Thursday, May 28, 2009

More on Shabbos and modern Rabbis

How do you keep shabbos? When I asked this question yesterday, my personal LexLuthor accused me of being exclusive. Shouldn't you first establish that shabbos is, in fact, being kept, he asked. Seemingly his point was that not every Jew keeps shabbos, and an inclusive blogger would not presume otherwise.

Perhaps, but forgive me. I don't define "shabbos keeping" in the way Bray does. According to my way of thinking nearly every Jew in the world "keeps" shabbos in some way or another, and this presents yet another critism of what the Baltimore Rabbis said at the rally to protest their Jewish Center's plan to remain open on Shabbos.

I hold that you are "keeping shabbos" if you light candles, or go to a service, or have a family meal, or "recharge your spiritual batteries" in some way, and most every Jew in the world does something like this. Unfortunately, this isn't how the torah or traditional sources define Shabos "keeping." Officially shabbos is only "kept" when you refrain from melacha in testimony of the fact that God created the world/took us out of Egypt.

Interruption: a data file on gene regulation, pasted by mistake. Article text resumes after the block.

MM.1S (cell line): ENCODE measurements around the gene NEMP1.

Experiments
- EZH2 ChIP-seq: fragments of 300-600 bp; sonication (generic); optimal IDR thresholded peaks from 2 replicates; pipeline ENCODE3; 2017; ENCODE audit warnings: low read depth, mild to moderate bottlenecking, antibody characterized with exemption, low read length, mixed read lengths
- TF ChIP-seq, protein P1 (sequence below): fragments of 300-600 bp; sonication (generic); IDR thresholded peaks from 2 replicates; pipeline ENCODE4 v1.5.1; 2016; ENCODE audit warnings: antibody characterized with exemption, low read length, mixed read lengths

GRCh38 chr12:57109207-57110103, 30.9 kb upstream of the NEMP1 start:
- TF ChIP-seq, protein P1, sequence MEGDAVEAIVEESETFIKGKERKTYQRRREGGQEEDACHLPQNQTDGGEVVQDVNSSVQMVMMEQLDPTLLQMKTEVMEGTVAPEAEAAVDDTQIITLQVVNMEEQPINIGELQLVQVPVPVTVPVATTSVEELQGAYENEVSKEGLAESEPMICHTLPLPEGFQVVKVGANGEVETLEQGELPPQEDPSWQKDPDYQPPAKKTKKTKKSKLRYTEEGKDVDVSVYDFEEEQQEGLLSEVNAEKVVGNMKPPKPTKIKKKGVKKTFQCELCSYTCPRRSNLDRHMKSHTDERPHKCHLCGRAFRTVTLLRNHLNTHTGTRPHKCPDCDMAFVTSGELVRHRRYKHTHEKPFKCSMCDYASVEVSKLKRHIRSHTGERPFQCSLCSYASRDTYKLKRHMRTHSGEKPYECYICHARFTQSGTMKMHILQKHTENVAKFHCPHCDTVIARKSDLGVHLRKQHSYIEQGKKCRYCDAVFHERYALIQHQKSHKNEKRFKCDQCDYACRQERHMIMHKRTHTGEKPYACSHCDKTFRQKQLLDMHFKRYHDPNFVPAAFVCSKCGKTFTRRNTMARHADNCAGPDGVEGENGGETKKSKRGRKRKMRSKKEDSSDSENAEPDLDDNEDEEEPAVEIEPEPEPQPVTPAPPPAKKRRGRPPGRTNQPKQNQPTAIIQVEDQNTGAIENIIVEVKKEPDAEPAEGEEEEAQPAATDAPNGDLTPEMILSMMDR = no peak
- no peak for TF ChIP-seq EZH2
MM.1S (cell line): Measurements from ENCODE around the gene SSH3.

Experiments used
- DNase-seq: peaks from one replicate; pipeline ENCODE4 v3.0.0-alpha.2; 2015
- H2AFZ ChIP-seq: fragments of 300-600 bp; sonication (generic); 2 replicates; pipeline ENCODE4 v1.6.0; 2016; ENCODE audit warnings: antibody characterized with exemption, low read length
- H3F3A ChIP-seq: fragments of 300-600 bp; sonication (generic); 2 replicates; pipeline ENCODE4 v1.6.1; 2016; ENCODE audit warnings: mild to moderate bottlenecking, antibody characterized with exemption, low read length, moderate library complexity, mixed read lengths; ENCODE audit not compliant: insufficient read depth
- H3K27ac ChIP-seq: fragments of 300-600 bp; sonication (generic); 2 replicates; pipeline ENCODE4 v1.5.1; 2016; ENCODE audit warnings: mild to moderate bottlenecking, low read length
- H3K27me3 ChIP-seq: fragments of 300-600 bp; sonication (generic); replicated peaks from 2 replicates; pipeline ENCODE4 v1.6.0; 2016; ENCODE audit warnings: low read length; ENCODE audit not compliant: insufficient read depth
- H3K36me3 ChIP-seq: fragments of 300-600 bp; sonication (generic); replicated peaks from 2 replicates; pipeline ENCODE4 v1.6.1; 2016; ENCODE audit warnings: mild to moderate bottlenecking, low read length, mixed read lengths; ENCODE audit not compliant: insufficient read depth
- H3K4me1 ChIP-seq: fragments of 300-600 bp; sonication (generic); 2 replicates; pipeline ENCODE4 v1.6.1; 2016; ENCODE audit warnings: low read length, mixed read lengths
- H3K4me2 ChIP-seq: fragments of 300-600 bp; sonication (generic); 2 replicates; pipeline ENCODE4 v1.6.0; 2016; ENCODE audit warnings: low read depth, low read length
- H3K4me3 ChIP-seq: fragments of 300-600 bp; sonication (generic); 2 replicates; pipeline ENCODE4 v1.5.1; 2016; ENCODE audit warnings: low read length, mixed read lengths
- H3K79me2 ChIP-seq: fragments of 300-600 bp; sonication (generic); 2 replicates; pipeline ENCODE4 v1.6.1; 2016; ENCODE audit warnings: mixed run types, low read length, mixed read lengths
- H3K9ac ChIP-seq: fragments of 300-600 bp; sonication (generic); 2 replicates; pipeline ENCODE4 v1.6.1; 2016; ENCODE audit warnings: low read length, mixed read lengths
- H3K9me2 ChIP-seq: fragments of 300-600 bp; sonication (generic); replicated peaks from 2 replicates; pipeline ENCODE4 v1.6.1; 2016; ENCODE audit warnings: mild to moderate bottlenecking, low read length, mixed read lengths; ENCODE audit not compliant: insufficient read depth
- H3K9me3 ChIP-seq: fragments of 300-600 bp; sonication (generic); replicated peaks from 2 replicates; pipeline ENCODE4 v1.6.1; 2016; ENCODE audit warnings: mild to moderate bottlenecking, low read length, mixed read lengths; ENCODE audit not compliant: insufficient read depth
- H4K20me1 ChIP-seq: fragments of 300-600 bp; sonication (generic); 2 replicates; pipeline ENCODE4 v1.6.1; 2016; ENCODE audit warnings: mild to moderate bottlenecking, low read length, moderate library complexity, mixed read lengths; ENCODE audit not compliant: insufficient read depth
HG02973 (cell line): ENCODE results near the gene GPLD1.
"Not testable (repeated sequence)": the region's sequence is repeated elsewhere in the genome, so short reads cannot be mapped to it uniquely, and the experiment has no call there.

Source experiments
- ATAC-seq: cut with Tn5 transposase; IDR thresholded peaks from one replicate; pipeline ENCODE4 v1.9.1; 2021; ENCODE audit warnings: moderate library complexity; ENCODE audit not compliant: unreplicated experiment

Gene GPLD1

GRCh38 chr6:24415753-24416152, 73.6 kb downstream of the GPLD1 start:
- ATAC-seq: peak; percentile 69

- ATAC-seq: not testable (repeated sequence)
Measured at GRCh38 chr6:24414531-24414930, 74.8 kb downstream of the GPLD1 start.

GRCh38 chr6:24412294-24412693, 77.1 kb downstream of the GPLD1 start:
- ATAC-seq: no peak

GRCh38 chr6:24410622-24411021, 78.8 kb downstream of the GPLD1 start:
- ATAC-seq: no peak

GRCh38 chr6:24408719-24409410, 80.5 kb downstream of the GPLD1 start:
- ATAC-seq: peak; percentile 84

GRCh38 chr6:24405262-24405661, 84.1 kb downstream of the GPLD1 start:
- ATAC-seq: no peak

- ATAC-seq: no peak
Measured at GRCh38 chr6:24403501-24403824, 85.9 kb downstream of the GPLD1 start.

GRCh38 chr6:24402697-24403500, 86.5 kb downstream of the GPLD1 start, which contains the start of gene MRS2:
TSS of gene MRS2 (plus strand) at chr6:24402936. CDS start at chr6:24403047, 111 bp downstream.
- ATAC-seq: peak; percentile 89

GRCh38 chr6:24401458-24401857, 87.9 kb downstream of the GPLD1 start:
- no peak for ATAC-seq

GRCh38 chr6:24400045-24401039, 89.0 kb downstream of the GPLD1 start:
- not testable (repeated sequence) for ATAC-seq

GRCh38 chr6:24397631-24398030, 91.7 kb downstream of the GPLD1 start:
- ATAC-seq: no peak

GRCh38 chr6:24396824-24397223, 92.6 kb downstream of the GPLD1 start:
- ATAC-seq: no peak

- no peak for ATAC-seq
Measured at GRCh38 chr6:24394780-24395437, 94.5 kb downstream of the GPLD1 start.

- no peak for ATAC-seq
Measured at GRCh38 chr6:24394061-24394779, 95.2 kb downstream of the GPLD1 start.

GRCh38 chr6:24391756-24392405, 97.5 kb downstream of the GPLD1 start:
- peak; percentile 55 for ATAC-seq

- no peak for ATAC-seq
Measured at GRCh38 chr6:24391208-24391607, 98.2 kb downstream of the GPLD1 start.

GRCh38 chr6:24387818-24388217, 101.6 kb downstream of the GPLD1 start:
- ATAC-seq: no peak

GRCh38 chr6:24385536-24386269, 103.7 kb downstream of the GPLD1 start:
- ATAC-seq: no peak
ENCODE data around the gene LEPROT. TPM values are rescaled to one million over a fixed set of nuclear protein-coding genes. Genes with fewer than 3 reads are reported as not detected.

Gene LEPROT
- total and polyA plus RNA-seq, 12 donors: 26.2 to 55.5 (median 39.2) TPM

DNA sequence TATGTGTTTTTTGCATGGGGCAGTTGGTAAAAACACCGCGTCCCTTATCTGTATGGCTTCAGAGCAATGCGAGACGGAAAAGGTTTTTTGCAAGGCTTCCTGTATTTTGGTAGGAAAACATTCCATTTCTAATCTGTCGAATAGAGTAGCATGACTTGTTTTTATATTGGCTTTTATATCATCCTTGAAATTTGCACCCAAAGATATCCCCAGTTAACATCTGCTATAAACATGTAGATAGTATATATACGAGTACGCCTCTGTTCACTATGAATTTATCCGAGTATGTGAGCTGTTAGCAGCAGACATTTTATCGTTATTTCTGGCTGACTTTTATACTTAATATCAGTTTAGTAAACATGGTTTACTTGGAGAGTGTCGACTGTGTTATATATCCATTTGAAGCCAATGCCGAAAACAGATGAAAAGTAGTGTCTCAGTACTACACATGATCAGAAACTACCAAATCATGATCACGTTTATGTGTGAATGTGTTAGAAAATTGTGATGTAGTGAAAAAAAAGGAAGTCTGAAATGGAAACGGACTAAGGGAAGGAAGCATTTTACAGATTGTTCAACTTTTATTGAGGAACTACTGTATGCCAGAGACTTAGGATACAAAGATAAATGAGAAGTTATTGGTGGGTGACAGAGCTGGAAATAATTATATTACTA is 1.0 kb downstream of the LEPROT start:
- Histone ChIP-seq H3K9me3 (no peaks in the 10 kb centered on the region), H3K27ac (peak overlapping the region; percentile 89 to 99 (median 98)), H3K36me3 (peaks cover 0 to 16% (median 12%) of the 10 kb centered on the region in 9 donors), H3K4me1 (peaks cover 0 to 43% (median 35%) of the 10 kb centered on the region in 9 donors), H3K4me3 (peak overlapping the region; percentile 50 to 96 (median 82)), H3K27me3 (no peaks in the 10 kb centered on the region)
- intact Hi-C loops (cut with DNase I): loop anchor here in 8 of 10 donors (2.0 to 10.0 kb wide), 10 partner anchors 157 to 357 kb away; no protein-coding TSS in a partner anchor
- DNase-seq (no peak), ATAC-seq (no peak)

Ironically, the Baltimore Jewish Center COULD REMAIN OPEN and still "keep" shabbos in the authentic and Torah True way and also in the modern way of "keeping" espoused by the protesting rabbis!

They spoke of "heritage" and "unity" and "identity. Surely, keeping the Jewish Center open on Shabbos will contribute to these things. If the whole point of Shabbos is heritage, unity, and identity, isn't that goal being met if the Center stays open? And if the Center stays open with no melacha done (certainly possible: Our shuls and catering halls stay open with no melacha problems) isn't that a win/win for Jews both modern and traditional?

Search for more information about the Holy Shabbos at

No comments: